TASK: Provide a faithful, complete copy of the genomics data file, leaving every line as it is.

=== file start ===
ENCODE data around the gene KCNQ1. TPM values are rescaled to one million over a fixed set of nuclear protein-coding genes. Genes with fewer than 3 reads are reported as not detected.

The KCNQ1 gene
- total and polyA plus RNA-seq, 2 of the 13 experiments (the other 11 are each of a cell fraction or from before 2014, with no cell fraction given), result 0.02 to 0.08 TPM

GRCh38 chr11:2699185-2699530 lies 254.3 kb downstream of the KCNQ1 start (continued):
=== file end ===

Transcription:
ENCODE data around the gene KCNQ1. TPM values are rescaled to one million over a fixed set of nuclear protein-coding genes. Genes with fewer than 3 reads are reported as not detected.

The KCNQ1 gene
- total and polyA plus RNA-seq, 2 of the 13 experiments (the other 11 are each of a cell fraction or from before 2014, with no cell fraction given), result 0.02 to 0.08 TPM

GRCh38 chr11:2699185-2699530 lies 254.3 kb downstream of the KCNQ1 start (continued):